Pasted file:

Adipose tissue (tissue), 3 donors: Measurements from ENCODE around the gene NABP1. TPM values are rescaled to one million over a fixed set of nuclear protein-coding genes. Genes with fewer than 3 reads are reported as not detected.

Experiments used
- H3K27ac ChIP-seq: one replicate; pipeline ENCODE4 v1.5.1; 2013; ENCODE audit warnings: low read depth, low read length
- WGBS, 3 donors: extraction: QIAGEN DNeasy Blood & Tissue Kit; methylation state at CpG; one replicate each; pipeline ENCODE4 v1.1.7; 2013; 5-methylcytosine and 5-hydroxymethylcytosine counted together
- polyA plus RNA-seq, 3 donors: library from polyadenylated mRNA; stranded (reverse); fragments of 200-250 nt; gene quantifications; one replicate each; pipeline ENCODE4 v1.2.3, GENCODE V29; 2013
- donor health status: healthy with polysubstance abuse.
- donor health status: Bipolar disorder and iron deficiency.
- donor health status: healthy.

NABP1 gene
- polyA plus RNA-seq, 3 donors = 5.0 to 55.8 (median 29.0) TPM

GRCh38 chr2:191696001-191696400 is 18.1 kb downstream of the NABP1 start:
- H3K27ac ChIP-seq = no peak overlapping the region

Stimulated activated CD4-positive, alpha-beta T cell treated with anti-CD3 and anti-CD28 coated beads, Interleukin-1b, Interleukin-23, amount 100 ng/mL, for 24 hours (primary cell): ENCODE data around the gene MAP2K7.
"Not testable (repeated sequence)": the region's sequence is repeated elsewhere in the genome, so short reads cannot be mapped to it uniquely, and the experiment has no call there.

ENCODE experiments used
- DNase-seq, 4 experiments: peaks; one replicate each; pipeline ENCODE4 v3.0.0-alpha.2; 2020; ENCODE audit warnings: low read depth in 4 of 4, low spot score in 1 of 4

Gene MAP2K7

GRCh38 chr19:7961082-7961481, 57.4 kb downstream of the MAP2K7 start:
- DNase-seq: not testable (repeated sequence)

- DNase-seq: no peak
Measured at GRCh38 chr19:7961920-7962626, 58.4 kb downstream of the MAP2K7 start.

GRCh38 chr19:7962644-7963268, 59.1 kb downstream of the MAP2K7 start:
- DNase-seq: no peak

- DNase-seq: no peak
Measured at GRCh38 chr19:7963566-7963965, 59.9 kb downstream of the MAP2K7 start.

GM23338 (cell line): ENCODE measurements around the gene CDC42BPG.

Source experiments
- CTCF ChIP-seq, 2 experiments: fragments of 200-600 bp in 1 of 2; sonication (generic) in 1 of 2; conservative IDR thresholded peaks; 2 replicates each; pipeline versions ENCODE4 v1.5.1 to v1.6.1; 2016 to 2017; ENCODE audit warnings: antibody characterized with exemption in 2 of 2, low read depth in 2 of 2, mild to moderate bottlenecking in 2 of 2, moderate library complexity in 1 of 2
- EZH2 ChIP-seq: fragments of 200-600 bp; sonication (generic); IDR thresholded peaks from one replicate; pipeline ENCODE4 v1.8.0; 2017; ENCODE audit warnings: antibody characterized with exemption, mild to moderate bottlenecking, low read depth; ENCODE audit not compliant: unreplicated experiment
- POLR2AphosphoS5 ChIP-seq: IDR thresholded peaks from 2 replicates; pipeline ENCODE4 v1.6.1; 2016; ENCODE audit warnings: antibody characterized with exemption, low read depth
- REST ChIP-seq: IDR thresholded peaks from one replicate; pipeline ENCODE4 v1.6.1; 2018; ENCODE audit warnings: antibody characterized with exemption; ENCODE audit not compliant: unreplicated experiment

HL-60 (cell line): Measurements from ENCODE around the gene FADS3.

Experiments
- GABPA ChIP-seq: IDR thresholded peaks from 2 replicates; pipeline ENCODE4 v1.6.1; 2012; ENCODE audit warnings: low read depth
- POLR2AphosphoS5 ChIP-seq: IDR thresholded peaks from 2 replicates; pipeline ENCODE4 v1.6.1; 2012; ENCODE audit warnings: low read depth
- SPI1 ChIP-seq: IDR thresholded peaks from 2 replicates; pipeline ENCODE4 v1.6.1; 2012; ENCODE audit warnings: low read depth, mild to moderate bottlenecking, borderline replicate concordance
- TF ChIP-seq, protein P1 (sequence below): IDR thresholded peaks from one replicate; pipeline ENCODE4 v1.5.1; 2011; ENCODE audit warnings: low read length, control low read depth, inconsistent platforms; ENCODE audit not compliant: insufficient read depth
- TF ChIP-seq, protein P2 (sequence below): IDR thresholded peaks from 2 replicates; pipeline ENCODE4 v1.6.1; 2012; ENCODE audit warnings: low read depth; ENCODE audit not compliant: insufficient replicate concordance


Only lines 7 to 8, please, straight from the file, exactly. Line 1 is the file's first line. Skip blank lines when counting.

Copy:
- donor health status: Bipolar disorder and iron deficiency.
- donor health status: healthy.